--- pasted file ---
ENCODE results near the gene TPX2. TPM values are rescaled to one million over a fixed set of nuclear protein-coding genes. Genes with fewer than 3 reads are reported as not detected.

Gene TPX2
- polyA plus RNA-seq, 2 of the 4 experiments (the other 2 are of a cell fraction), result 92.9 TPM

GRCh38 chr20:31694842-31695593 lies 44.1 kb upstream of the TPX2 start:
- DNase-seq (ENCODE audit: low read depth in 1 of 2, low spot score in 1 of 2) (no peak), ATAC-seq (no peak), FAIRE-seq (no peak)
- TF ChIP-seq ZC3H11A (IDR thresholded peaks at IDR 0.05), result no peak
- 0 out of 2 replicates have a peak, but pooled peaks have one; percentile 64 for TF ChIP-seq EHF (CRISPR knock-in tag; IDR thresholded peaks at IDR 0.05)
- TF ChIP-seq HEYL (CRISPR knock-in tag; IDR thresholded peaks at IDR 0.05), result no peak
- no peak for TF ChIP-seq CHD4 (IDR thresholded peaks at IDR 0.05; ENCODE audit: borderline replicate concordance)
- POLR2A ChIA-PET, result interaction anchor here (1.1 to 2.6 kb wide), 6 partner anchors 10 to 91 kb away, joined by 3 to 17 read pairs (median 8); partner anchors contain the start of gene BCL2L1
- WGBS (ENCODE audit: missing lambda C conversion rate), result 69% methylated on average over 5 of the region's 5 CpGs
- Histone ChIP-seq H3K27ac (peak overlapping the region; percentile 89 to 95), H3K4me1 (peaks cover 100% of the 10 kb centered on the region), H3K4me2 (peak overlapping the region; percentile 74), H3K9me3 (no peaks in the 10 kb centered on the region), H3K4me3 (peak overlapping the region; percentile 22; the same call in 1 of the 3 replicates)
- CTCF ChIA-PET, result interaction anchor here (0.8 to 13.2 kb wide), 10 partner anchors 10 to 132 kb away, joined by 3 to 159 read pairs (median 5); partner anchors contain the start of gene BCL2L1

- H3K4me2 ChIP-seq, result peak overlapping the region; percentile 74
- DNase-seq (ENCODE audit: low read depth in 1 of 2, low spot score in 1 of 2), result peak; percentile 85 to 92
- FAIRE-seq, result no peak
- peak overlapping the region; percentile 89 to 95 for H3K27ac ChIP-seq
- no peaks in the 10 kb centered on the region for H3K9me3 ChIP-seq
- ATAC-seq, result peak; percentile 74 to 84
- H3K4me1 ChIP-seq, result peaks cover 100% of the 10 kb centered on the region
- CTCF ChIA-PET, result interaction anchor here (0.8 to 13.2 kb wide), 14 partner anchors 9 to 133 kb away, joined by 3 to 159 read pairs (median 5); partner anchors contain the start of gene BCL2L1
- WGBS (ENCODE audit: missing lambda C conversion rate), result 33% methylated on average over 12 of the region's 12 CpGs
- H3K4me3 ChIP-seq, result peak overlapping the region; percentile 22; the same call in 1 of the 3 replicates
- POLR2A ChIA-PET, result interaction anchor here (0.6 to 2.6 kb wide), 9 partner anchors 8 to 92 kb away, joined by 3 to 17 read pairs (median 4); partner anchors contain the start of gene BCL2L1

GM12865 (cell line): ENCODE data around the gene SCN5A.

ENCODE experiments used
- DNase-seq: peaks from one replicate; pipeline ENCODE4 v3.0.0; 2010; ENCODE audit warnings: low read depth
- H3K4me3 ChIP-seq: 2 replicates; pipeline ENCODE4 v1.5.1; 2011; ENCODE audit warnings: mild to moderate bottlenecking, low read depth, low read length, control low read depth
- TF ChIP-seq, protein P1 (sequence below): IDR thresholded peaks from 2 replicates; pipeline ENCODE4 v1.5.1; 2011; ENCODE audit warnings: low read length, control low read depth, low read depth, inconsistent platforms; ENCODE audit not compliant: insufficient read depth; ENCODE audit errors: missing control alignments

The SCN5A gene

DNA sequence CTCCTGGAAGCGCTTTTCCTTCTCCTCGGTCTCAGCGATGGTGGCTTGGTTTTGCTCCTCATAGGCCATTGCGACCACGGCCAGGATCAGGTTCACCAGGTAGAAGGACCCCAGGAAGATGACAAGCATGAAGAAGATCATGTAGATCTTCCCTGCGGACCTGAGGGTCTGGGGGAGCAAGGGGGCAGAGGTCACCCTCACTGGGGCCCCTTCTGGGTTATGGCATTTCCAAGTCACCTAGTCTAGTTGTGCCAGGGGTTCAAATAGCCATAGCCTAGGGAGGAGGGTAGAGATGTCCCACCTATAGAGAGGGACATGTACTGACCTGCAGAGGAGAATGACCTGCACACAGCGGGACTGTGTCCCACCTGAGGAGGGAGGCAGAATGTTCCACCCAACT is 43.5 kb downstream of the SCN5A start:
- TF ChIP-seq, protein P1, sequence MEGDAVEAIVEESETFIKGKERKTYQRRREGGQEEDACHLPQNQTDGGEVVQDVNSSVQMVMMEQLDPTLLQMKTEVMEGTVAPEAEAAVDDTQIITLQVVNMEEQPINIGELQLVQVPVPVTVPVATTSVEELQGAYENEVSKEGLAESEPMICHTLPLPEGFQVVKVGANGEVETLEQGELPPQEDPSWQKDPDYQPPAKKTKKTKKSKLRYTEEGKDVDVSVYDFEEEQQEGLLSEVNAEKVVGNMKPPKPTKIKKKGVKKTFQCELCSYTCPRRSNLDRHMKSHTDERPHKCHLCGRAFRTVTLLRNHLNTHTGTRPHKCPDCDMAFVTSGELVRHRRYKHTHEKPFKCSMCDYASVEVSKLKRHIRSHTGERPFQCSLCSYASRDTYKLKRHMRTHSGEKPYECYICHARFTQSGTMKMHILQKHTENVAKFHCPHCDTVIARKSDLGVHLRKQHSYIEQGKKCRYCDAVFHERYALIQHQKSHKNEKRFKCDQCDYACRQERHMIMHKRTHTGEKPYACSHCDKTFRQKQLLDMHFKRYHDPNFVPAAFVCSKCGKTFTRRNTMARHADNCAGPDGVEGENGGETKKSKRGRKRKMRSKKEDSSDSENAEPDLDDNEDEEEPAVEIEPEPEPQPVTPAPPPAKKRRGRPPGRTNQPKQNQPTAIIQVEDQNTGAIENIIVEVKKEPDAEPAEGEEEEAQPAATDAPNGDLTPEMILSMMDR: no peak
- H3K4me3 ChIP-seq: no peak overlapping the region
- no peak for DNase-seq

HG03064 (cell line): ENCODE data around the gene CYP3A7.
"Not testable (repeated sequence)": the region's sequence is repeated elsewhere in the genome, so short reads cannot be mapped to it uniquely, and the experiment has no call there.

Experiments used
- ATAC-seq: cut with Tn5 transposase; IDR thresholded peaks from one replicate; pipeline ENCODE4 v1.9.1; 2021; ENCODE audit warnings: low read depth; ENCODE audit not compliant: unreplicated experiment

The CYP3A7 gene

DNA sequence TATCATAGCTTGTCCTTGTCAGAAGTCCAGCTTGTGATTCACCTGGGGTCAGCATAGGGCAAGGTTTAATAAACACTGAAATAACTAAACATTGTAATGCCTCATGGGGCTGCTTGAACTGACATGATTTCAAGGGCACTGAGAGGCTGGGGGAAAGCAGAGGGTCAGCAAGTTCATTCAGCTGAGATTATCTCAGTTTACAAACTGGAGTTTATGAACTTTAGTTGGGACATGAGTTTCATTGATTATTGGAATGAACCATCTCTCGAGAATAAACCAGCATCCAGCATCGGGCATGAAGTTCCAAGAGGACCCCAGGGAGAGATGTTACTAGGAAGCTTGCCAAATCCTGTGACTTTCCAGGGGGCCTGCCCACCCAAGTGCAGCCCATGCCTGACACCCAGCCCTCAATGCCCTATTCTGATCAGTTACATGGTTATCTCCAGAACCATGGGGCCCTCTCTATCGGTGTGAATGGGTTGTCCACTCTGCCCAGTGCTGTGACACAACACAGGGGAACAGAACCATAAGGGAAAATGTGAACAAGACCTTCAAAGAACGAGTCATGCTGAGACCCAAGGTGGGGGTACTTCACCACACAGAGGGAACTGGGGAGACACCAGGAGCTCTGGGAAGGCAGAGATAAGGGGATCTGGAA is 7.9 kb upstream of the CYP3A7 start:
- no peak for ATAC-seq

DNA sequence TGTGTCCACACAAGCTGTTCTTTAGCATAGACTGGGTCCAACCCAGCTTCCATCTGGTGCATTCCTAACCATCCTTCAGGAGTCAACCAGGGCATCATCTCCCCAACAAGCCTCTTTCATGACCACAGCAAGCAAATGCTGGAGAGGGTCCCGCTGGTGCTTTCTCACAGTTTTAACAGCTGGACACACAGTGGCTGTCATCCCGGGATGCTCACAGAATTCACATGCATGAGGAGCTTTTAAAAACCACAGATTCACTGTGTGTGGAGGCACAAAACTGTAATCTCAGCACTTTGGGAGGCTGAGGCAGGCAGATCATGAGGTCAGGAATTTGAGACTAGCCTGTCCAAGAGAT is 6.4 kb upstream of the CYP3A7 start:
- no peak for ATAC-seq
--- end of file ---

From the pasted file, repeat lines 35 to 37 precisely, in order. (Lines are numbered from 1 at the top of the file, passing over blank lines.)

HG03064 (cell line): ENCODE data around the gene CYP3A7.
"Not testable (repeated sequence)": the region's sequence is repeated elsewhere in the genome, so short reads cannot be mapped to it uniquely, and the experiment has no call there.

Experiments used